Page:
I loved the movie and a friend who had been telling me how superior the book is was kind enough to lend it to me. I began glancing through it and found myself pulled in by the humorous beginning. It was written with a bit of self awareness but not so much that it ever took over the story. The story is complex and yet the author managed to keep it all clear as the story ramped up, extra characters appeared, and everyone came together at the end. (Although I was a bit confused about the two piecemeal characters until that was completely sorted out ... but perhaps that is as it should be.) Definitely better than the movie!

    I can't really describe the plot well except to say that Sophie's troubles all begin after an encounter with the Witch of the Waste which leaves her artificially aged to about 90. When Sophie goes out to find help she winds up at Howl's moving castle (which whirs through the countryside at an alarming pace). Those are the simplest elements but it is an entrancing book. Although Diana Wynne Jones writes for the juvenile/young adult audience her books are absorbing whatever one's age and this is one which I highly recommend.

    My friend then brought me several other of her family's favorite books by Jones and I enjoyed them all as you can see below.

  • Dogsbody by Diana Wynne Jones
    The dogstar Sirius has been convicted of a crime and condemned to a mortal life, as a dog. He is being given a chance to find who actually committed the crime he is accused of. First, however, he must learn to navigate the world and life as a dog, beginning as a newborn puppy. This gives the author the opportunity to write about understanding the world from a canine point of view and later, as he meets some cats, from his interpretation of a feline POV as well. Sirius belongs to a gentle, nature loving girl who is much put upon by her aunt, upon whom she depends for everything.

    While the insights into canine understanding are well written, I was not very interested in that aspect. I was much more interested in Sirius' true nature and quest. That is understandable, however, as the book was written for juveniles and I am far past that point. That makes it all the more remarkable that this author still held  my interest in the story and characters.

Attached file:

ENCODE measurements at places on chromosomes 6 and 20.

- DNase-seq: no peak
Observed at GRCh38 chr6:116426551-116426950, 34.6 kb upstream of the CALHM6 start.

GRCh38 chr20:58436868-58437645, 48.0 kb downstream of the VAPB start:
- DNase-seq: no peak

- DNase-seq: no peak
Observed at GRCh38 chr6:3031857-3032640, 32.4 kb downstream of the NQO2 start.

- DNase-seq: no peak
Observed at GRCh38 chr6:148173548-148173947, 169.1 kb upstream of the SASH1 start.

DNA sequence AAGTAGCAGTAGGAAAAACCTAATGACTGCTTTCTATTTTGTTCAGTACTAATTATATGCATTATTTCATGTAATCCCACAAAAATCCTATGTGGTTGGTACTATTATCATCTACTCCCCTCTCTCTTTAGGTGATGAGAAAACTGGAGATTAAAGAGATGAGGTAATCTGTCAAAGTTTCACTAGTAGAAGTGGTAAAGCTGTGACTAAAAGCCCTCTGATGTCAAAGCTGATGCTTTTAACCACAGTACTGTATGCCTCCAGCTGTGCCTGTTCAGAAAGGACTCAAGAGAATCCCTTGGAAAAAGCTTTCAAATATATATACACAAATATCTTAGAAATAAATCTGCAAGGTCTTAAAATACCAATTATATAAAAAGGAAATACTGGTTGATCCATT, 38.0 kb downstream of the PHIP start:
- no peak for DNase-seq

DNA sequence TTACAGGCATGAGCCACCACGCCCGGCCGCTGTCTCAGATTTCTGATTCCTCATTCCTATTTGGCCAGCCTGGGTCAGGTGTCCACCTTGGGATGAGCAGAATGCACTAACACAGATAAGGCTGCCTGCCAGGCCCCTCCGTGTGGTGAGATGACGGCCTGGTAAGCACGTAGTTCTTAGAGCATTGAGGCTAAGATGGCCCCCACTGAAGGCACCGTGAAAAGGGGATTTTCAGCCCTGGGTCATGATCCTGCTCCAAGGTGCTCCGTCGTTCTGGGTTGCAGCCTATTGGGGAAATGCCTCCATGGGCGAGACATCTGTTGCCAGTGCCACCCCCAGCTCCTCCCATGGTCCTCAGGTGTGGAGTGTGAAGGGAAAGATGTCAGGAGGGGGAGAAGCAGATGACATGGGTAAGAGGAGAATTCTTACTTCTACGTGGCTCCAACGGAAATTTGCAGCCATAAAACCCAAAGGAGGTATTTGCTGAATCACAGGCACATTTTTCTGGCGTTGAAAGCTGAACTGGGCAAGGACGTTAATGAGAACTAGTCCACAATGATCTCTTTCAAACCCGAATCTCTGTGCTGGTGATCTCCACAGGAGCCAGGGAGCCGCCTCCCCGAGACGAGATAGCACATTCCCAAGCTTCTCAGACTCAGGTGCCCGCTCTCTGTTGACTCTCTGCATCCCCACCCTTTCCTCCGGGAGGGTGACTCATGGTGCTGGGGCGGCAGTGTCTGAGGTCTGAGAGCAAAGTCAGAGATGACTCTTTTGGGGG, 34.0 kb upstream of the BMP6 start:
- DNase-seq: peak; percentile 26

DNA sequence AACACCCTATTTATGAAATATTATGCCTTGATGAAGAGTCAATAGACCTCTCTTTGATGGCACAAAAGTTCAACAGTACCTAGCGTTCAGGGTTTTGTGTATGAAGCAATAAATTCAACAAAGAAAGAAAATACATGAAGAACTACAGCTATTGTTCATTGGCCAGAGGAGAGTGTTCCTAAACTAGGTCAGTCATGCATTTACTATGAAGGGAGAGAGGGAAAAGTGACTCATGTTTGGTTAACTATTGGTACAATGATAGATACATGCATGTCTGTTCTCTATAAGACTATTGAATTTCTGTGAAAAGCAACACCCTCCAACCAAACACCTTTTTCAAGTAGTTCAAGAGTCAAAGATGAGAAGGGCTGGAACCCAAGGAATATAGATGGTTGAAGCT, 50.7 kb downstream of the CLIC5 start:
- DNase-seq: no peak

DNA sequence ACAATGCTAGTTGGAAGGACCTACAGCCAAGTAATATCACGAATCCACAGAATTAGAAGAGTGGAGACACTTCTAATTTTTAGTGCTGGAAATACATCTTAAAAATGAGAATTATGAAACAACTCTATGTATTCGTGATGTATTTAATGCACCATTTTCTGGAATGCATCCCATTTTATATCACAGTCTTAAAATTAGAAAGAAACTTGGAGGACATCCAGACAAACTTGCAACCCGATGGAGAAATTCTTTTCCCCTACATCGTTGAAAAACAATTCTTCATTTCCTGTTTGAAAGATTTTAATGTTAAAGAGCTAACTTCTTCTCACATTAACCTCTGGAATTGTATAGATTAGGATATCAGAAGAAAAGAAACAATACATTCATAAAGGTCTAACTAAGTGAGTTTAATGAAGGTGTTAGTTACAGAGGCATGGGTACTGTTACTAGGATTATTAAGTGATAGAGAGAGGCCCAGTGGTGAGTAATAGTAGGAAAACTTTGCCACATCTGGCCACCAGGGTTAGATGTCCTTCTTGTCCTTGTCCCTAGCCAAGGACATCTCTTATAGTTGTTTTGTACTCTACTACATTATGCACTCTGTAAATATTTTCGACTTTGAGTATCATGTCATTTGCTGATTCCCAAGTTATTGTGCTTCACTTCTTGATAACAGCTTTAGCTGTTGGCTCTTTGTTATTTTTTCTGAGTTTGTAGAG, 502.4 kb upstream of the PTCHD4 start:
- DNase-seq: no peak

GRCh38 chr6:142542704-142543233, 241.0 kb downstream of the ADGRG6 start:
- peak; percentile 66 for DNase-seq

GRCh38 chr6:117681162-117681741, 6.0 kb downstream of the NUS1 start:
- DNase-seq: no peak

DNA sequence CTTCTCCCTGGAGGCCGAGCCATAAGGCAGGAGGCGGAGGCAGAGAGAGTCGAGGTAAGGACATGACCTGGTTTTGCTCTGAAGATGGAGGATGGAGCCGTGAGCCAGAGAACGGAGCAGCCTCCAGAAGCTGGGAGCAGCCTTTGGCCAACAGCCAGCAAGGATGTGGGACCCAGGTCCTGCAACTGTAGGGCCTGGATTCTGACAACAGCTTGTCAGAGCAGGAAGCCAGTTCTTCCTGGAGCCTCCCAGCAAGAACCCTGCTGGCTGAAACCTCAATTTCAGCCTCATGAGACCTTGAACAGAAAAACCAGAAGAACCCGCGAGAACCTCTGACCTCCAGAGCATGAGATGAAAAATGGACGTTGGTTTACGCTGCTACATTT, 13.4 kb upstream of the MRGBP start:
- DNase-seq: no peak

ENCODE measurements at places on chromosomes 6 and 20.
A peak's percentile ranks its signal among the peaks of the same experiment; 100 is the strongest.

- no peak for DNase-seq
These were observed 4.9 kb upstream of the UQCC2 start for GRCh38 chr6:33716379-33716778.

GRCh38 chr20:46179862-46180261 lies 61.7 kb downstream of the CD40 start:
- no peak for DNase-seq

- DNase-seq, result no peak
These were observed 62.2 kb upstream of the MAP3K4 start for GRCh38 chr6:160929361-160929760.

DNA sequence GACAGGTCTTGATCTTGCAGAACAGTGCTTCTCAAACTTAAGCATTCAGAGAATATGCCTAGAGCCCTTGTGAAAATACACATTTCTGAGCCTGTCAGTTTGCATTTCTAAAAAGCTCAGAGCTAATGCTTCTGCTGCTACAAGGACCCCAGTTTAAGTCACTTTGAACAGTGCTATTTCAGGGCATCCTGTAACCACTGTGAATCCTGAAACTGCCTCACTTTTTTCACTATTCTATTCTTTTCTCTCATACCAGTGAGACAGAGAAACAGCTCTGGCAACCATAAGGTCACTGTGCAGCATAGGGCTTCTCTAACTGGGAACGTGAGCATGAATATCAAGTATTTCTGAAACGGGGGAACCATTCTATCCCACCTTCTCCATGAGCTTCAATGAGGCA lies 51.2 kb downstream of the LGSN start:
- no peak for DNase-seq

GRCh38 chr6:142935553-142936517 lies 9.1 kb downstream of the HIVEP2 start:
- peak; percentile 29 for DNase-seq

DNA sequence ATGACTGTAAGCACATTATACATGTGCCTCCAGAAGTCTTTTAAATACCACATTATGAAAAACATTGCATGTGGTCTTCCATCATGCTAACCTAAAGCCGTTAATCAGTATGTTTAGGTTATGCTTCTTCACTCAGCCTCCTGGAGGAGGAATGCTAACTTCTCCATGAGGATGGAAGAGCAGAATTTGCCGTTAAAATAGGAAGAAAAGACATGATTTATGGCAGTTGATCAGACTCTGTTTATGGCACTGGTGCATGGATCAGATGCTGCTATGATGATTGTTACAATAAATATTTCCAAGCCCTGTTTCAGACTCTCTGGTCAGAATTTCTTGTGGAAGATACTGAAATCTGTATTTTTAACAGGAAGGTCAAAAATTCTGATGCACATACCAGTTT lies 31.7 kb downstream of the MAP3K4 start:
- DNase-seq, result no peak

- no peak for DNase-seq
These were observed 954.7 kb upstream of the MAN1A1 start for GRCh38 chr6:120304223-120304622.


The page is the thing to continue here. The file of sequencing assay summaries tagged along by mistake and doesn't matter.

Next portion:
The last half of the book proved to pick up the pace and focus more on Sirus's attempts to achieve his goal rather than his life as a dog ... they were probably divided about evenly. I found it a most satisfying book to the point where I stayed up late to finish it.

  • The Homeward Bounders by Diana Wynne Jones
    Following my reading of Dogsbody, I went on to this book in sampling Diana Wynne Jones' oeuvre. She came up with yet another completely different concept, unique world system, and set of problems to solve. As well, Jamie, the protagonist seems different from those I read about in Howl's Moving Castle and Dogsbody.

    Jamie has a happy enough life with his family in a poor but active neighborhood of a large city. One day, when delivering groceries for his father's store, he happens upon a building that seems unlike those he has encountered before. When looking through the windows, he sees Them (which is the only way that these persons are ever described). They seem to be playing a gigantic board game and the glimmers of overheard conversation are tantalizing. He escapes detection and seeming danger but can't resist coming back later to see more. This time They see him and turn Jamie into a discarded player in their game, where he is doomed to walk the boundaries between worlds, bouncing from one to the next in the hopes of being able to find his way back home. He is not the only discarded player and meets those somewhat familiar to us (the Wandering Jew, the Flying Dutchman) and those who definitely are not. Jamie's discoveries and struggles make for absorbing reading and a book that I couldn't put down.

    This is a juvenile fiction work but, aside from some plot points that are probably much more obvious to the adult reader than to the intended audience, there is enough here that one never really feels as if the book is written for a lower age group. Highly recommended.

  • The Lives of Christopher Chant by Diana Wynne Jones